Remember those funny commercials where the opera stars sing, “I have a structured settlement and I need cash now!”? Nicolás Maduro knows what they mean.
Hugo Chávez set up PetroCaribe a decade ago when he was flush with cash and eager to buy friends and influence for his oil-rich country and the “Chavista” brand of authoritarian populism he sought to export to the region.
Now PetroCaribe is all but dead, with Venezuela on the verge of bankruptcy. Hard-pressed by low oil prices and the consequences of Chávez’s long, corrupt, and disastrous mismanagement of Venezuela’s economy, his successor is working with Wall Street to offer incentives to those PetroCaribe beneficiaries to repay their debts now—decades before they are legally due. Why?
Venezuela remains highly dependent on oil revenues, which account for roughly 96 percent of export earnings, about 40 percent of government revenues, and 11 percent of GDP. The country ended 2014 with an estimated 4 percent contraction in its GDP, 68.4 percent inflation, widespread shortages of consumer goods, and declining central bank international reserves. The International Monetary Fund forecasts that the GDP will shrink another 7 percent in 2015 and inflation may reach 80 percent.
So, guided by Goldman Sachs and other Wall Street firms, Maduro first looked north—to the Dominican Republic. Its president, Danilo Medina, was able to strike a good deal for his citizens by paying off $4 billion owed by the Dominican Republic to Venezuela for years of oil shipments at a discount (or “haircut”) of more than 50 percent.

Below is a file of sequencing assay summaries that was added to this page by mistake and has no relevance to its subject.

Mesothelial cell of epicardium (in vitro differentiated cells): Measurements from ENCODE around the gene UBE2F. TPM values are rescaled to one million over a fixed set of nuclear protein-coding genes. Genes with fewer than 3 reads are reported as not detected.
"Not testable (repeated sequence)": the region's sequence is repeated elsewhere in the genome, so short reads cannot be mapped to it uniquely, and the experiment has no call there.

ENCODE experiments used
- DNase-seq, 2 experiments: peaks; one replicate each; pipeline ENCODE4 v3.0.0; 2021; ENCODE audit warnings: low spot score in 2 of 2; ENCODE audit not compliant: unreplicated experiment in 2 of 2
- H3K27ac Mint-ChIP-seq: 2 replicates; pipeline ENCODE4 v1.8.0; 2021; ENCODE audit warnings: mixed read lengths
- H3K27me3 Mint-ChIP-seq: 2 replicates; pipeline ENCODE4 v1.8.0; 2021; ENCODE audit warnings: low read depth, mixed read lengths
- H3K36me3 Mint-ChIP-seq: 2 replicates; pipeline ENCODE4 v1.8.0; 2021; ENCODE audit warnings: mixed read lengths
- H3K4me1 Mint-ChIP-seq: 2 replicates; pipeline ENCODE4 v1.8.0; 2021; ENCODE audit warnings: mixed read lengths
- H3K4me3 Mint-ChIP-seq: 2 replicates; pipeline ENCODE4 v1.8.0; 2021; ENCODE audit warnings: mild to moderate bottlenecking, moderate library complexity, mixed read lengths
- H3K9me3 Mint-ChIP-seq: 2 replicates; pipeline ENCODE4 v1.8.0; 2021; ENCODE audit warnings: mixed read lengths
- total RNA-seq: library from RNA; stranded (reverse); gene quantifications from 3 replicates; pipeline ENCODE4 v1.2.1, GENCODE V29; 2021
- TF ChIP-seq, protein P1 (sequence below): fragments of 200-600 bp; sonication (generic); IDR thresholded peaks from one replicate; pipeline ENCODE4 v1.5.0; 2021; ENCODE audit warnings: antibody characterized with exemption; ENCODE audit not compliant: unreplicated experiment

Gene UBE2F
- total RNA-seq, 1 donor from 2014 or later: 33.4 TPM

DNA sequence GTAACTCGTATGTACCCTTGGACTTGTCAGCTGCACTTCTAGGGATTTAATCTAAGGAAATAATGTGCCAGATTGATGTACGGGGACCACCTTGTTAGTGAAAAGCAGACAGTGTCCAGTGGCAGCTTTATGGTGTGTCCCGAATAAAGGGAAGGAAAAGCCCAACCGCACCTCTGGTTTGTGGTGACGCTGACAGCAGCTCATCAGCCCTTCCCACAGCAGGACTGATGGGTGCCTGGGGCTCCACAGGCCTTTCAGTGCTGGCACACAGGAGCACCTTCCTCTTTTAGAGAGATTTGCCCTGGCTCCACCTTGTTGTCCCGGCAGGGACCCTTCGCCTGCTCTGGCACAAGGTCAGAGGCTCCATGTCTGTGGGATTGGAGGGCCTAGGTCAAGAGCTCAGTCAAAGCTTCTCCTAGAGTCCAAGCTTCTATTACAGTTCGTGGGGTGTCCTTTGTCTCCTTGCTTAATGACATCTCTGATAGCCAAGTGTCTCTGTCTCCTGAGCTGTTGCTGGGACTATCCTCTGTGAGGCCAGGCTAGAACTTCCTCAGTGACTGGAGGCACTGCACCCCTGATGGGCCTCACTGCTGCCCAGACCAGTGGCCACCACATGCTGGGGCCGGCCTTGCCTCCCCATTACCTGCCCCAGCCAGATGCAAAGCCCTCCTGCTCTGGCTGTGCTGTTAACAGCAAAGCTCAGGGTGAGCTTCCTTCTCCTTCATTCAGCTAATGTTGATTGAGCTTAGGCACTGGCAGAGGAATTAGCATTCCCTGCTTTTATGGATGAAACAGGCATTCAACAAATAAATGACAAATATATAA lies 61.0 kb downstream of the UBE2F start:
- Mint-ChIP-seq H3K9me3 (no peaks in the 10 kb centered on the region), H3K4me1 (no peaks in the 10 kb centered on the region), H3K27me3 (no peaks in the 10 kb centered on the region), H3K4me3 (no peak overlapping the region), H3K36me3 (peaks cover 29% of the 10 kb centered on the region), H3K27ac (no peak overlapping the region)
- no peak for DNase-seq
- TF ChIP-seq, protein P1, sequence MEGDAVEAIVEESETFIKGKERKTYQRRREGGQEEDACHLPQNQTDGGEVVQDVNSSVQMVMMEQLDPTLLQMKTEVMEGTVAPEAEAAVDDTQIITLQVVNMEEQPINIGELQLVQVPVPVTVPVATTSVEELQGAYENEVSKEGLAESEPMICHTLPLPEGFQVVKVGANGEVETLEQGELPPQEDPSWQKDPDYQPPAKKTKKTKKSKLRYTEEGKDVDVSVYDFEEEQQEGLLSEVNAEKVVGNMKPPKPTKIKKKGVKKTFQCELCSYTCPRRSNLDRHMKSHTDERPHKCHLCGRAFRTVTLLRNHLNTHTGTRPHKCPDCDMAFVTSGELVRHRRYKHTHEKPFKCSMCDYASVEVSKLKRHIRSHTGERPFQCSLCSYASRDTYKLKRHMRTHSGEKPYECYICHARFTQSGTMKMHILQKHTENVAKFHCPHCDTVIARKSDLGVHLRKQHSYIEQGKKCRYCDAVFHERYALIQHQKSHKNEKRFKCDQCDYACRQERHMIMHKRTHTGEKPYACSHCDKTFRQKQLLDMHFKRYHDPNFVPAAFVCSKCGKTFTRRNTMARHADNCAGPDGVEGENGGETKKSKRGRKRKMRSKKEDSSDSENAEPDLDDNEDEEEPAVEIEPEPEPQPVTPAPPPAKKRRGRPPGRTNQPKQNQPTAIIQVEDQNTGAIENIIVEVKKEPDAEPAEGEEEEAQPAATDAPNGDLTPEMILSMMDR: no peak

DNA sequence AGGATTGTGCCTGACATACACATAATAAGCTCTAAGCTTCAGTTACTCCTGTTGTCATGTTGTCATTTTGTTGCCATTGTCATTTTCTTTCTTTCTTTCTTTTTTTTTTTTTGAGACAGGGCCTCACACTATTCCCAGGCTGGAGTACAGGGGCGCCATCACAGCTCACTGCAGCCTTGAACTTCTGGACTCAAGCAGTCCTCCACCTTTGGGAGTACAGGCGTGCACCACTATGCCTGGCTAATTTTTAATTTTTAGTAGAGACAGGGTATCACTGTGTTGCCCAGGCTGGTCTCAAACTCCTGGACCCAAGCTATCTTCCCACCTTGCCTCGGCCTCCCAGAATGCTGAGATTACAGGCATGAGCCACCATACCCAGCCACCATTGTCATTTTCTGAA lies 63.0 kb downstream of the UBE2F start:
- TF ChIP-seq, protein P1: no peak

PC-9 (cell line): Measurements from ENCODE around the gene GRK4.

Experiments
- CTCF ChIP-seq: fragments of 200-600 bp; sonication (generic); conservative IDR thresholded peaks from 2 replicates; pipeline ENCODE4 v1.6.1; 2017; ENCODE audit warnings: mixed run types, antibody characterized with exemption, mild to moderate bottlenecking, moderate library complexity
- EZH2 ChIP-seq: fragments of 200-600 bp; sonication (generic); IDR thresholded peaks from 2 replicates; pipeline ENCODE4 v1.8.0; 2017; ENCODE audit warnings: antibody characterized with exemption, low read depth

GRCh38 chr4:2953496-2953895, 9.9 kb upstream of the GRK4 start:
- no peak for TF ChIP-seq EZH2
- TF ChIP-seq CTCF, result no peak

That “haircut” was taken by the people of Venezuela, of course, not by Maduro and the Chavistas.
Then, last month, another big PetroCaribe beneficiary in the neighborhood, Jamaica, issued roughly $2 billion in bonds on the international capital market and will use $1.5 billion to retire $3 billion in long-term PetroCaribe debt. Another haircut for Venezuelans.
Finally, let’s not forget that long-time beneficiary of Venezuelan largesse: Daniel Ortega. The hard-left Sandinista, who has by now accumulated more power and wealth in Nicaragua than Anastasio Somoza—the corrupt right-wing dictator he overthrew back in the 1980s—owes his grip on power in part to the PetroCaribe-funded social benefit schemes he parceled out to his constituents.
Not to mention the back-channel PetroCaribe funds diverted to his re-election campaigns. As former Bush administration ambassador to the Organization of American States Roger Noriega has reported, some analysts contend that Ortega’s goal is the same as the goal of his hero. Hugo Chávez: to die in office—only not as young!
Naturally, when Nicolás Maduro and the other Chavistas in Caracas were hard up for cash, Ortega was there for them. Electricity generation costs plunged last year in Nicaragua along with global oil prices.
Yet, as the Christian Science Monitor reported, “Instead of passing on savings to consumers, for the past nine months the Nicaraguan government has been paying down its [PetroCaribe] debt, which economists estimate at $200 million.”
The biggest losers in all this, though, are the Venezuelan people.
Hugo Chávez used PetroCaribe to burnish his reputation and buy influence, but his policies have virtually destroyed the Venezuelan economy.
Now, the Venezuelan people are getting just pennies back on the petro-dollars their former dictator invested in his grand scheme to dominate the region.